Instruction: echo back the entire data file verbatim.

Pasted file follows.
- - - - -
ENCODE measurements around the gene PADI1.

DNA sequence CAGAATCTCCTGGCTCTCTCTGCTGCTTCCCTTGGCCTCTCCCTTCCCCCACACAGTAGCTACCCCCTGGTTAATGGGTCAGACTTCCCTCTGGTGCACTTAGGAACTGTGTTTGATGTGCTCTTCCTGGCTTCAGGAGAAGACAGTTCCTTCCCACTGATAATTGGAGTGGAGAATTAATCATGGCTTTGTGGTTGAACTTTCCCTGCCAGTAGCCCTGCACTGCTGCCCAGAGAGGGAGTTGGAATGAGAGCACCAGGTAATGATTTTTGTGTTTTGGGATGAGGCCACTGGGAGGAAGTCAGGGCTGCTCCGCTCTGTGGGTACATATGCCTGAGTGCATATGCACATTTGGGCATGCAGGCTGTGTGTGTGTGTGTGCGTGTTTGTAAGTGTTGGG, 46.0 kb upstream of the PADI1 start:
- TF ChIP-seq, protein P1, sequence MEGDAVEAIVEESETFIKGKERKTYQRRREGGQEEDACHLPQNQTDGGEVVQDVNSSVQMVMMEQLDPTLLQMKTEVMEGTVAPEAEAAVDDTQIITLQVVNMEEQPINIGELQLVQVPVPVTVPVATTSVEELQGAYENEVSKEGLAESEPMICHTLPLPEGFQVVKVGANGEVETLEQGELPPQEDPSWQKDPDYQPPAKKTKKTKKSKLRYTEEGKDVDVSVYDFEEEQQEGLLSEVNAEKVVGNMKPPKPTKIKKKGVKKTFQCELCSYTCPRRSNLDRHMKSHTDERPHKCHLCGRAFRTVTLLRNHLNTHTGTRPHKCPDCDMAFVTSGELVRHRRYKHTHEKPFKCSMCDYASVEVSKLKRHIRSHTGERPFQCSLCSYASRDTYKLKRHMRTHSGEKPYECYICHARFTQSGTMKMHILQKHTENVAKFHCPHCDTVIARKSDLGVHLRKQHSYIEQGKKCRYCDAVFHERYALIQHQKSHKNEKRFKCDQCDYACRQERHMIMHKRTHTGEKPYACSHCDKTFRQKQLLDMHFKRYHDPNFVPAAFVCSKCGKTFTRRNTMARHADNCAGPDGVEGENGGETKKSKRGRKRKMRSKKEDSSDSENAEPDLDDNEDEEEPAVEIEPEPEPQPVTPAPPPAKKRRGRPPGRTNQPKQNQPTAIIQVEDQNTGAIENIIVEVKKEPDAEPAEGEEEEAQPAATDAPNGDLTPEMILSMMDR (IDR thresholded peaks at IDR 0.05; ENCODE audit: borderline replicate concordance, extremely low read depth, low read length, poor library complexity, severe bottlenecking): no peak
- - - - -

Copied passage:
ENCODE measurements around the gene PADI1.

DNA sequence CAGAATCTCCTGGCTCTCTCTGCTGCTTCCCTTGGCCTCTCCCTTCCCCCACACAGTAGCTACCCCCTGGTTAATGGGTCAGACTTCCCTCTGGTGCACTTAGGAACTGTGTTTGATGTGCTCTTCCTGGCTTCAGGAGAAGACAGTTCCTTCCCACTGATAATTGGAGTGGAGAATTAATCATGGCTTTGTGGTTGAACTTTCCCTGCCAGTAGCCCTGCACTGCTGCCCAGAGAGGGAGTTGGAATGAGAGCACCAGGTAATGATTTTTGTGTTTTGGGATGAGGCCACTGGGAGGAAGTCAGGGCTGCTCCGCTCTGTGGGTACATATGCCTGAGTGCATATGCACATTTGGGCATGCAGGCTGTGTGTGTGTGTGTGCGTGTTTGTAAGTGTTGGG, 46.0 kb upstream of the PADI1 start:
- TF ChIP-seq, protein P1, sequence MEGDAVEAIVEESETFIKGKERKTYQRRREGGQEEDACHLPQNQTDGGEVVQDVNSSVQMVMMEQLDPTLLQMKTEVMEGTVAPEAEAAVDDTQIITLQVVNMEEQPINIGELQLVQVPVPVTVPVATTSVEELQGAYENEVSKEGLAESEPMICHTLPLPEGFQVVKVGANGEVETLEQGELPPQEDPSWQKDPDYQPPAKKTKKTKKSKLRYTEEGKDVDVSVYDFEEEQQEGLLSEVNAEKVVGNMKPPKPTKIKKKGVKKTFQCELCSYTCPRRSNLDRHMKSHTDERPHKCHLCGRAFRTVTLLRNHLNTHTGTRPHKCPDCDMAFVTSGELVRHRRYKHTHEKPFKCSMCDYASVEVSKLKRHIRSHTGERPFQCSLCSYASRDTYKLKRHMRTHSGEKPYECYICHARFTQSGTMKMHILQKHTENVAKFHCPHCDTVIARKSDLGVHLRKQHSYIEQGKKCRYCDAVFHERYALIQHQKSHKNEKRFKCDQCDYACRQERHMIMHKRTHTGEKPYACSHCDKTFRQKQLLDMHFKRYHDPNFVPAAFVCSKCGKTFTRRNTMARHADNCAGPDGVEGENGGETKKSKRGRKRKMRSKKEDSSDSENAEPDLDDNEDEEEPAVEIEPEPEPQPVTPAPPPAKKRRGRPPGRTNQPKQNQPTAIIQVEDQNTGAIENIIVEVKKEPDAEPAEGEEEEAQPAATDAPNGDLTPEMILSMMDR (IDR thresholded peaks at IDR 0.05; ENCODE audit: borderline replicate concordance, extremely low read depth, low read length, poor library complexity, severe bottlenecking): no peak